By Rabbi Michael Lerner
When right-wing "pro-Israel" fanatics frequently sent me death threats, physically attacked my house and painted on the gates statements about me being "a Nazi" or "a self-hating Jew," and called in bomb threats to Tikkun, the magazine I edit, there was no attention given to this by the media, no cries of "our civilization depends on freedom of the press" or demands to hunt down those involved (the FBI and police received our complaints, but never reported back to us about what they were doing to protect us or find the assailants).
By Glenn Greenwald
The New York Times’ David Brooks today claims that anti-Christian bias is so widespread in America–which has never elected a non-Christian president–that “the University of Illinois fired a professor who taught the Roman Catholic view on homosexuality.” He forgot to mention that the very same university just terminated its tenure contract with Professor Steven Salaita over tweets he posted during the Israeli attack on Gaza that the university judged to be excessively vituperative of Jewish leaders, and that the journalist Chris Hedges was just disinvited to speak at the University of Pennsylvania for the Thought Crime of drawing similarities between Israel and ISIS.
That is a real taboo–a repressed idea–as powerful and absolute as any in the United States, so much so that Brooks won’t even acknowledge its existence. It’s certainly more of a taboo in the U.S. than criticizing Muslims and Islam, criticism which is so frequently heard in mainstream circles–including the U.S. Congress–that one barely notices it any more.
This underscores the key point: there are all sorts of ways ideas and viewpoints are suppressed in the west. When those demanding publication of these anti-Islam cartoons start demanding the affirmative publication of those ideas as well, I’ll believe the sincerity of their very selective application of free speech principles. One can defend free speech without having to publish, let alone embrace, the offensive ideas being targeted. But if that’s not the case, let’s have equal application of this new principle.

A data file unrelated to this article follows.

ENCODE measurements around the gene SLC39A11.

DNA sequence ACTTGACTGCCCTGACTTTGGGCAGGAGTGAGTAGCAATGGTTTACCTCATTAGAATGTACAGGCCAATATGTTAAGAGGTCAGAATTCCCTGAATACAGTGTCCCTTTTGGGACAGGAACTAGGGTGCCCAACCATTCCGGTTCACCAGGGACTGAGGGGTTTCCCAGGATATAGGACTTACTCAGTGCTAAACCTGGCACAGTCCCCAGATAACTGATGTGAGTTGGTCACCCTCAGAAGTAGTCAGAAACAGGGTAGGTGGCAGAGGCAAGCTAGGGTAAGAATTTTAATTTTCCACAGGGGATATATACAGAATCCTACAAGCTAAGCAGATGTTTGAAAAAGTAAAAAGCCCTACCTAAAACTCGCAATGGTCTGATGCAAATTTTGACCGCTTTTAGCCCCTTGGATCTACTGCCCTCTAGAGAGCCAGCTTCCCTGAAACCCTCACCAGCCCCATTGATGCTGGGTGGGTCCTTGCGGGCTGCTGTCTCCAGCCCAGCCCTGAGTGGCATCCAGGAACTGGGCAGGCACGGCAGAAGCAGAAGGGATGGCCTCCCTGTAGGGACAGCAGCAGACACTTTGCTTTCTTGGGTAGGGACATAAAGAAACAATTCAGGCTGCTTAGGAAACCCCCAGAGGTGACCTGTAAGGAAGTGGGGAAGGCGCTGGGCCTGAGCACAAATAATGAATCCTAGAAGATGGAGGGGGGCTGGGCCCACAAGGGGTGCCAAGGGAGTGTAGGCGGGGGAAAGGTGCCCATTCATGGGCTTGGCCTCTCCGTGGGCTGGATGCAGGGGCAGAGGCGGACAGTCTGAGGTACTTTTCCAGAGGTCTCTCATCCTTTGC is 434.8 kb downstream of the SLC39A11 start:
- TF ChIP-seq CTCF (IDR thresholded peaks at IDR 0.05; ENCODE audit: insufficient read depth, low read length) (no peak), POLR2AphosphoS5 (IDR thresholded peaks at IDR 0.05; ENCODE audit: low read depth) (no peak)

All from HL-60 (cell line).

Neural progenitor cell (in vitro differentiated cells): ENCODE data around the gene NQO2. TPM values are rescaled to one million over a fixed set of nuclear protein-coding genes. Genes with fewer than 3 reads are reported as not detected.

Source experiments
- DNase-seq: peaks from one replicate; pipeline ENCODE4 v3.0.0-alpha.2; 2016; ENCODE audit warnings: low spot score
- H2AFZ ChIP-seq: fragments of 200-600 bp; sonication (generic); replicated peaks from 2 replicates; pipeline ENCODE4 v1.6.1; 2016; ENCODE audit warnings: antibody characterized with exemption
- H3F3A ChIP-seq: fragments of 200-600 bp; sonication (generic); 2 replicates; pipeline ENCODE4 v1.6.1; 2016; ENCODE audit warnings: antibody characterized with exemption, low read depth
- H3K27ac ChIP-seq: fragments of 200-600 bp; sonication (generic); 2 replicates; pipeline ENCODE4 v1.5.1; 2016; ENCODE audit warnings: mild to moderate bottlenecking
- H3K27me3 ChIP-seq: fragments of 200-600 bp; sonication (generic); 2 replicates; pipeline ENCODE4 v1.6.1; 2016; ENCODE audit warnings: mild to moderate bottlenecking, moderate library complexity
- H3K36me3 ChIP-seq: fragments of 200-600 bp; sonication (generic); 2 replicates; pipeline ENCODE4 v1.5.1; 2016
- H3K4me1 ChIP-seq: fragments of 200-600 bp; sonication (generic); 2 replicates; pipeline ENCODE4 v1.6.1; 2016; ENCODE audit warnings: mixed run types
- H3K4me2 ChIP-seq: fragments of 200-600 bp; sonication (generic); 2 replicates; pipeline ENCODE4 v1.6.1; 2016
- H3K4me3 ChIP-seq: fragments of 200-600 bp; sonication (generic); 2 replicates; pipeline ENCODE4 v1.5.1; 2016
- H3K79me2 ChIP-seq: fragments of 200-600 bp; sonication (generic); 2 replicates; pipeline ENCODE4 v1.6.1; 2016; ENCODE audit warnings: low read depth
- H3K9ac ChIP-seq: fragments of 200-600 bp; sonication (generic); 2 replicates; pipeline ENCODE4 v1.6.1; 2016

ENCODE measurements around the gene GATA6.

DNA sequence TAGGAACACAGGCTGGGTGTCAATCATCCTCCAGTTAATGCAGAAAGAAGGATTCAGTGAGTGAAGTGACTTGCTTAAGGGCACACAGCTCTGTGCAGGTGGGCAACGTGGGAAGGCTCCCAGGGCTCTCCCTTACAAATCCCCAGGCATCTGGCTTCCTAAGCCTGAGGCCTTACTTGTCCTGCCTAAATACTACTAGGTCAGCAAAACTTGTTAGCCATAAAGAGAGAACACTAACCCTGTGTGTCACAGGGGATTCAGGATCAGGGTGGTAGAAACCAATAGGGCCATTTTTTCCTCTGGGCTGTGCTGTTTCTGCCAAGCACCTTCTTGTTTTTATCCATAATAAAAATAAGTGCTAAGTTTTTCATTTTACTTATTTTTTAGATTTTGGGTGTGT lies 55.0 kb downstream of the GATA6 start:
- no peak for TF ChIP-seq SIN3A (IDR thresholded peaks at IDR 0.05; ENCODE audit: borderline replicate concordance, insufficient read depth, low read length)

The response to the inexcusable murder of Charlie Hebdo’s staff has proved that many liberals are guilty of double standards when it comes to giving offence.
By Mehdi Hasan
Please get a grip. None of us believes in an untrammelled right to free speech. We all agree there are always going to be lines that, for the purposes of law and order, cannot be crossed; or for the purposes of taste and decency, should not be crossed. We differ only on where those lines should be drawn.
Has your publication, for example, run cartoons mocking the Holocaust? No? How about caricatures of the 9/11 victims falling from the twin towers? I didn’t think so (and I am glad it hasn’t). Consider also the “thought experiment” offered by the Oxford philosopher Brian Klug. Imagine, he writes, if a man had joined the “unity rally” in Paris on 11 January “wearing a badge that said ‘Je suis Chérif’”–the first name of one of the Charlie Hebdo gunmen. Suppose, Klug adds, he carried a placard with a cartoon mocking the murdered journalists. “How would the crowd have reacted? . . . Would they have seen this lone individual as a hero, standing up for liberty and freedom of speech? Or would they have been profoundly offended?” Do you disagree with Klug’s conclusion that the man “would have been lucky to get away with his life”?